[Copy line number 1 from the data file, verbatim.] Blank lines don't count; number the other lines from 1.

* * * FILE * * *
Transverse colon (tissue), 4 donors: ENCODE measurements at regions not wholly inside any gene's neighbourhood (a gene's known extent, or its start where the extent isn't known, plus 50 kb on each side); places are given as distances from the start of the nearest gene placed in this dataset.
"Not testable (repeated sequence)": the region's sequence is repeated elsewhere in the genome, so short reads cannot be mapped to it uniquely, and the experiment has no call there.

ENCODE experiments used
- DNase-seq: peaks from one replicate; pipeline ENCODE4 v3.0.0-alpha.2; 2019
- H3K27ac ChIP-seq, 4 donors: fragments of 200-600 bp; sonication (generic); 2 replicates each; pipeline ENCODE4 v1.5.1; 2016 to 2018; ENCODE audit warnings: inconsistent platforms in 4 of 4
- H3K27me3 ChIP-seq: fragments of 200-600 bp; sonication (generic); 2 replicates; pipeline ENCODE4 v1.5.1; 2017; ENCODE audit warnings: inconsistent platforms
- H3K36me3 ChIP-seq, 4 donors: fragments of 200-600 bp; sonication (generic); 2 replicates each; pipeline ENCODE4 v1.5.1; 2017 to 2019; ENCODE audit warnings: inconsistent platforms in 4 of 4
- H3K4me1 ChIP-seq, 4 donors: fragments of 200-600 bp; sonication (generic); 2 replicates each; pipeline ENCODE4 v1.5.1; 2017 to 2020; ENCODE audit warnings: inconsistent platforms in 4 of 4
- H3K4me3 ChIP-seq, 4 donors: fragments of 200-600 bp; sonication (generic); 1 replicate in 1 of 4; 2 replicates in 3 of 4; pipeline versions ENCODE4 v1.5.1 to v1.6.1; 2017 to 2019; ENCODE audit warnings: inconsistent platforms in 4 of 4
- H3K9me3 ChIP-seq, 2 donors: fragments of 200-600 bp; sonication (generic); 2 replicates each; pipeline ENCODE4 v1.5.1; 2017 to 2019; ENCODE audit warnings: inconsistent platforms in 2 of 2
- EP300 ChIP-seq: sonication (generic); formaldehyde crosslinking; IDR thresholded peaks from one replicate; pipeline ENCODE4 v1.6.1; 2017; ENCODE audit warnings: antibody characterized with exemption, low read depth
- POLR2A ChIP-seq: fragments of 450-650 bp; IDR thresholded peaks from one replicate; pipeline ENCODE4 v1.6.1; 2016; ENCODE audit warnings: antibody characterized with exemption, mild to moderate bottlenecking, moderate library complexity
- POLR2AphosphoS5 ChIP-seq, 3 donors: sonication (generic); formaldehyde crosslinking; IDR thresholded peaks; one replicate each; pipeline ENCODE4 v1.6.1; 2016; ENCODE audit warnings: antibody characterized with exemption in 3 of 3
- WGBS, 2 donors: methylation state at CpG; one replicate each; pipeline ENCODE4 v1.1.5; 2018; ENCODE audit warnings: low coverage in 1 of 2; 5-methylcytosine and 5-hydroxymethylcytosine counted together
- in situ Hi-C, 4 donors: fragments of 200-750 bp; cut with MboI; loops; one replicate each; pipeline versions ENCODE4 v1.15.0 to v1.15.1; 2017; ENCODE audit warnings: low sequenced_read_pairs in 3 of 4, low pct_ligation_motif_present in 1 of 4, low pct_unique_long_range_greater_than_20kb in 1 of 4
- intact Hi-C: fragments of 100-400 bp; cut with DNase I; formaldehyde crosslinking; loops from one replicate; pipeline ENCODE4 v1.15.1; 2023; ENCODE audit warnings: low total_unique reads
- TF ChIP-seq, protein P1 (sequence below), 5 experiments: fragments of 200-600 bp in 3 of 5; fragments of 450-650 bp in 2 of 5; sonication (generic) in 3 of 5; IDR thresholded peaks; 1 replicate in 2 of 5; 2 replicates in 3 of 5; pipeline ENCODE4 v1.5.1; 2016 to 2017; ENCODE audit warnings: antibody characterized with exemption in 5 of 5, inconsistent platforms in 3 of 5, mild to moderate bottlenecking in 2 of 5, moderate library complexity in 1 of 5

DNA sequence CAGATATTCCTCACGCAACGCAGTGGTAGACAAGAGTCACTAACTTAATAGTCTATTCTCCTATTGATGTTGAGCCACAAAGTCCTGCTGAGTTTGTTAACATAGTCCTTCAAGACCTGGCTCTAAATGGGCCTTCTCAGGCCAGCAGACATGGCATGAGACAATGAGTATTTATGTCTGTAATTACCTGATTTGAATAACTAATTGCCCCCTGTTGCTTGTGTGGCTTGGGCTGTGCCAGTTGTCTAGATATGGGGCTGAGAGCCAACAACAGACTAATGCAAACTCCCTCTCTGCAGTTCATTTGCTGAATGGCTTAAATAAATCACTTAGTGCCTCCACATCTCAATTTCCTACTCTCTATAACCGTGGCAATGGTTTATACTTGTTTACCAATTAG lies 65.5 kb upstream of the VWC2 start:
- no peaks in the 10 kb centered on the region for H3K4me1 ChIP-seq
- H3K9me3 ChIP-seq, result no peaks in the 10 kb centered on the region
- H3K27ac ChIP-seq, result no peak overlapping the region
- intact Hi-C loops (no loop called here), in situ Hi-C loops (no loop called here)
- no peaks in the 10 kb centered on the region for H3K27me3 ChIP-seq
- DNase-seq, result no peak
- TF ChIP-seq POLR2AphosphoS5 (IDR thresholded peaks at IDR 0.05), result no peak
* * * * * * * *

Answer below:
Transverse colon (tissue), 4 donors: ENCODE measurements at regions not wholly inside any gene's neighbourhood (a gene's known extent, or its start where the extent isn't known, plus 50 kb on each side); places are given as distances from the start of the nearest gene placed in this dataset.